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Physicians Struggle to Manage Dual Issues of Pain and Addiction

October 16, 2019

Physicians are finding themselves caught in two dilemmas affecting them at the same time: the need to better understand treatment options for patients with opioid use disorders, and the issue of how to assist pain patients who suddenly feel shunned by the medical community.

“We pretty much have a dual crisis,” Jeffrey Gudin, MD, a senior medical adviser to Quest Diagnostics, tells Addiction Professional. Quest and the Center on Addiction today released a report that combines an analysis of drug test data and responses from a physician survey to depict a medical community struggling to address present challenges and worried about the future.

“We not only have an opioid crisis, we also have a pain crisis now,” says Gudin, who works in the Department of Anesthesiology and Pain Management at Englewood Hospital and Medical Center in New Jersey. “Doctors are so apprehensive about writing prescriptions for stronger pain medications. There is a serious need for education about appropriate use of pain medication and about substance use disorders.”

At the same time that physicians express concern about addressing the present crisis, they worry about what the next challenge may bring. Sixty-two percent of primary care physicians responding to a Harris Poll commissioned by Quest and the Center on Addiction said they fear the nation may end up trading the opioid crisis for another prescription drug crisis.

One possible culprit here, Gudin says, could be gabapentin, for which the newly issued Quest report showed a 40% increase in misuse from 2017 to 2018. Eighty-five percent of physicians in the Harris survey said they had prescribed the anticonvulsant for chronic pain in the past six months.

“We prescribed it like water,” says Gudin, who advises Quest in the areas of prescription drug monitoring and toxicology. “In order to try not to prescribe opioids, we prescribe gabapentin.” The drug is seen as generally safe when taken alone or as prescribed, but can be highly dangerous when mixed with drugs such as opioids or benzodiazepines.

Highlights of report

Quest's latest Health Trends report, titled Drug Misuse in America: Physician Perspectives and Diagnostic Insights on the Evolving Drug Crisis, combines an analysis of more than 4.4 million aggregated drug monitoring tests completed from 2011-2018 and a Harris Poll online survey of 500 primary care doctors conducted this summer.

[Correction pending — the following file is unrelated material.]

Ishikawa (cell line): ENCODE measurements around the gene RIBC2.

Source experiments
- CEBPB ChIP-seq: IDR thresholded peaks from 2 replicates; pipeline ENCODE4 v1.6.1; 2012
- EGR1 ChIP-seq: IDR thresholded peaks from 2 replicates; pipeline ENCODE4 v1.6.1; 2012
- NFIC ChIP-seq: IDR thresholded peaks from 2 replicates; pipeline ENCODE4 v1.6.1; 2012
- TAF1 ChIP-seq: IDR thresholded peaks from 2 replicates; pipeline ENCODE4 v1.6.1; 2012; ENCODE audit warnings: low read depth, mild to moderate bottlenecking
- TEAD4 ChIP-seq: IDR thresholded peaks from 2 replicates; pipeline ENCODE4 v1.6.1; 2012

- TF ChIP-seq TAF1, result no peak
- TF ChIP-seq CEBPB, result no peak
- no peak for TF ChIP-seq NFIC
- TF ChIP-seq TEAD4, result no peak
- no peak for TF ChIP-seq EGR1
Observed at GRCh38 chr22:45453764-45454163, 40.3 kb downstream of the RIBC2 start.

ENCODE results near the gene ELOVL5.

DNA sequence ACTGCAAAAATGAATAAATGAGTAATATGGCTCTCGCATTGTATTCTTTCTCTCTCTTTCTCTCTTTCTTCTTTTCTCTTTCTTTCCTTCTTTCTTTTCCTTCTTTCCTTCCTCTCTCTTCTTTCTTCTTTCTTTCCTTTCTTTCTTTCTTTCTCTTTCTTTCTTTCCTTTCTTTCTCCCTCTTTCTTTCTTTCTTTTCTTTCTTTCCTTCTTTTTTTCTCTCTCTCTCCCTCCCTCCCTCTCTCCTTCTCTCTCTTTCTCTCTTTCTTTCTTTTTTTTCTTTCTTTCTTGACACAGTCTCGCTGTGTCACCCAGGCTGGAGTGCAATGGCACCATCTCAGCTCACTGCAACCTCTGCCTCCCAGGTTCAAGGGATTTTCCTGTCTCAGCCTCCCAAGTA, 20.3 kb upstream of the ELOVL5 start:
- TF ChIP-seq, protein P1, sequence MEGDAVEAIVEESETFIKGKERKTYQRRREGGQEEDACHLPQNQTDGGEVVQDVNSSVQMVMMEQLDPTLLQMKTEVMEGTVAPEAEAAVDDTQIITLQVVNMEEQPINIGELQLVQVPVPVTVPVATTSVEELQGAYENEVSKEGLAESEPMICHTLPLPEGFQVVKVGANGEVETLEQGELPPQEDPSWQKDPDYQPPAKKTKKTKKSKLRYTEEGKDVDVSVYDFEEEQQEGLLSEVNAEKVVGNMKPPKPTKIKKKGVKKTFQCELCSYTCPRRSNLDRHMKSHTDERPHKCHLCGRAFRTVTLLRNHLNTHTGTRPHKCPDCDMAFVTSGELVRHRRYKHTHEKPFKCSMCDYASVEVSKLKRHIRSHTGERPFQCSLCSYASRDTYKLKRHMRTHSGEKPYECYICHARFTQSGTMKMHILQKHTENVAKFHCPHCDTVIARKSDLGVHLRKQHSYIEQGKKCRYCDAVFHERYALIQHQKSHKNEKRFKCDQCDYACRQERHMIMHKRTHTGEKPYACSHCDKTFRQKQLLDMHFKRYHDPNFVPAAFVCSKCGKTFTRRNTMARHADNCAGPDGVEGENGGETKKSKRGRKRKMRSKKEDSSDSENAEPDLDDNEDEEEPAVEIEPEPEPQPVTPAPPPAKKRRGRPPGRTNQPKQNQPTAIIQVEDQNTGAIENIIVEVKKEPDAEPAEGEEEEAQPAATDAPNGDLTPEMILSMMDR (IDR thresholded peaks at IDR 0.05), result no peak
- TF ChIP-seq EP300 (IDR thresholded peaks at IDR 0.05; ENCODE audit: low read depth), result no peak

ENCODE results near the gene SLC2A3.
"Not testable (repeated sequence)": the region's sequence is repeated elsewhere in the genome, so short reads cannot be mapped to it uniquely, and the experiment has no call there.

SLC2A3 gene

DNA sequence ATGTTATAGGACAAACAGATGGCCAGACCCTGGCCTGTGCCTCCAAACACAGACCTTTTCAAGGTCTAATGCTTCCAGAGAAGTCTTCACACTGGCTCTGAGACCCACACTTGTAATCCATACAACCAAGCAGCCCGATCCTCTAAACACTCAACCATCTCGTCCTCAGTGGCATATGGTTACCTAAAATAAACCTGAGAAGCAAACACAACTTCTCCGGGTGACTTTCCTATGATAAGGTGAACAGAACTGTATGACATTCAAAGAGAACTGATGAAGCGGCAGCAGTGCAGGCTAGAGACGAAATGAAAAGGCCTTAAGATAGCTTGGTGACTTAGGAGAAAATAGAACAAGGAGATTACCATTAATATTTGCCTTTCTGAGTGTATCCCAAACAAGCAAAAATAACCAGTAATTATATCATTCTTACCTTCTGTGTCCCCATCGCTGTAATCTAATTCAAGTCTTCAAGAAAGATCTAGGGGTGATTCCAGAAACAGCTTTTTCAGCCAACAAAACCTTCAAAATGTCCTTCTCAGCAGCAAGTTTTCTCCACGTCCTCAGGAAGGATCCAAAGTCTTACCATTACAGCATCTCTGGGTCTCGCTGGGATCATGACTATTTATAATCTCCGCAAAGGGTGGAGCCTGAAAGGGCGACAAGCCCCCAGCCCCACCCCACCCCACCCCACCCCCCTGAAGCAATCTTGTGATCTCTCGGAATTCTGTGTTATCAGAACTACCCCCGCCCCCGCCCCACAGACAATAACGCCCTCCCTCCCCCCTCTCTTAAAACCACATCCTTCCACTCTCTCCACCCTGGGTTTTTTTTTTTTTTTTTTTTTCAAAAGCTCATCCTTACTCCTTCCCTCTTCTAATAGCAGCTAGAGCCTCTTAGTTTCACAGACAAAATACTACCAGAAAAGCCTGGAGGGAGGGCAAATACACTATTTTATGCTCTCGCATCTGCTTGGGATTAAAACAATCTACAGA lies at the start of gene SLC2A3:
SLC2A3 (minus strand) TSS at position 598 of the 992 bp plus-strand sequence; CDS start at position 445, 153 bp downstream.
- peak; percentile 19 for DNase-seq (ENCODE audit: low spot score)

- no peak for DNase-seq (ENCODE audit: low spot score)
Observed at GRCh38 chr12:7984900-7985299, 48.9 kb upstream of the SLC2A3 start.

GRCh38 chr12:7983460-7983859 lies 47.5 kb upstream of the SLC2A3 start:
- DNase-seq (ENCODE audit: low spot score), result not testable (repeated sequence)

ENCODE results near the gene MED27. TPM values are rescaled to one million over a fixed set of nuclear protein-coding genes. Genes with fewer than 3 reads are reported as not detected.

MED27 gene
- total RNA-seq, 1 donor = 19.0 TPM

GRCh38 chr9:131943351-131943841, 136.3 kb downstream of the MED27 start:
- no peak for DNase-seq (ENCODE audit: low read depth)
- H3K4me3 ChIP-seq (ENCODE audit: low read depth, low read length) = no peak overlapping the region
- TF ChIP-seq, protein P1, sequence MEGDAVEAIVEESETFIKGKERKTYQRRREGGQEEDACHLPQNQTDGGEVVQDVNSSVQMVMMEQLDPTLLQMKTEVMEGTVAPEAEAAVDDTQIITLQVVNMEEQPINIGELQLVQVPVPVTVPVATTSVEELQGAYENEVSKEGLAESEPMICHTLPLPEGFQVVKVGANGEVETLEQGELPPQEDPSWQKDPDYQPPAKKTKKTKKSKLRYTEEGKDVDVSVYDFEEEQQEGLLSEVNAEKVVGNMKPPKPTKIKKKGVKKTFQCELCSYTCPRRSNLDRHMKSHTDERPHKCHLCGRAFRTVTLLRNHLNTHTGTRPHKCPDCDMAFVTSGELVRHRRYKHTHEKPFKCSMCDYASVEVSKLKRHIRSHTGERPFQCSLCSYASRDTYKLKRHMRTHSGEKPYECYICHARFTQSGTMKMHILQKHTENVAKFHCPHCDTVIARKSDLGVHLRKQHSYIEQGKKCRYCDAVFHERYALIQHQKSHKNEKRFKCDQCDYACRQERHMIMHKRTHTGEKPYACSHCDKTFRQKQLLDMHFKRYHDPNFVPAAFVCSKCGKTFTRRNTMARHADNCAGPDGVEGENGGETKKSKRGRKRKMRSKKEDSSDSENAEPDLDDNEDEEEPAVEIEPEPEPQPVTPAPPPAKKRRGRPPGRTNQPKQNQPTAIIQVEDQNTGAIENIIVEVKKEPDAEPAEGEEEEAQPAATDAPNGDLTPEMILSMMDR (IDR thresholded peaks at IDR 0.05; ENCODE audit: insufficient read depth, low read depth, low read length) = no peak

Looking at drug monitoring results together with physician perspectives helped to illustrate some incongruities in physician attitudes and patient behavior. For example:

  • While slightly more than half of drug test results from patients who were subject to prescription drug monitoring showed a sign of some drug misuse, 72% of physicians said they trusted their patients to take controlled medications as prescribed. In addition, only 55% of physicians reported discussing potential misuse of controlled substances with most of their patients who were receiving these medications.

  • The Quest analysis found that drug mixing was the most common form of drug misuse, with 24% of test results showing signs of combining prescription medications with other drugs or alcohol. But a majority of physicians underestimated the extent to which drug mixing occurs in the patient population. Among Quest's findings, 17% of test results showed a dangerous combining of opioids and benzodiazepines. “As a prescribing physician I am floored by that,” Gudin says of the statistic.

At least seven of 10 primary care physicians responded affirmatively to a number of questions confirming their need for more education on opioids and addiction. Seventy-five percent said they wish they had more training on how to proceed when a patient shows signs of addiction, and 73% said they would like more information on when to refer a patient to specialty addiction treatment.

Also, 88% of physicians said they consider prescription drug monitoring, mainly in the form of clinical drug testing of patients, a critical component of practice, even though only about half acknowledge using it regularly. “It is the only objective tool to know what patients are taking,” Gudin says.

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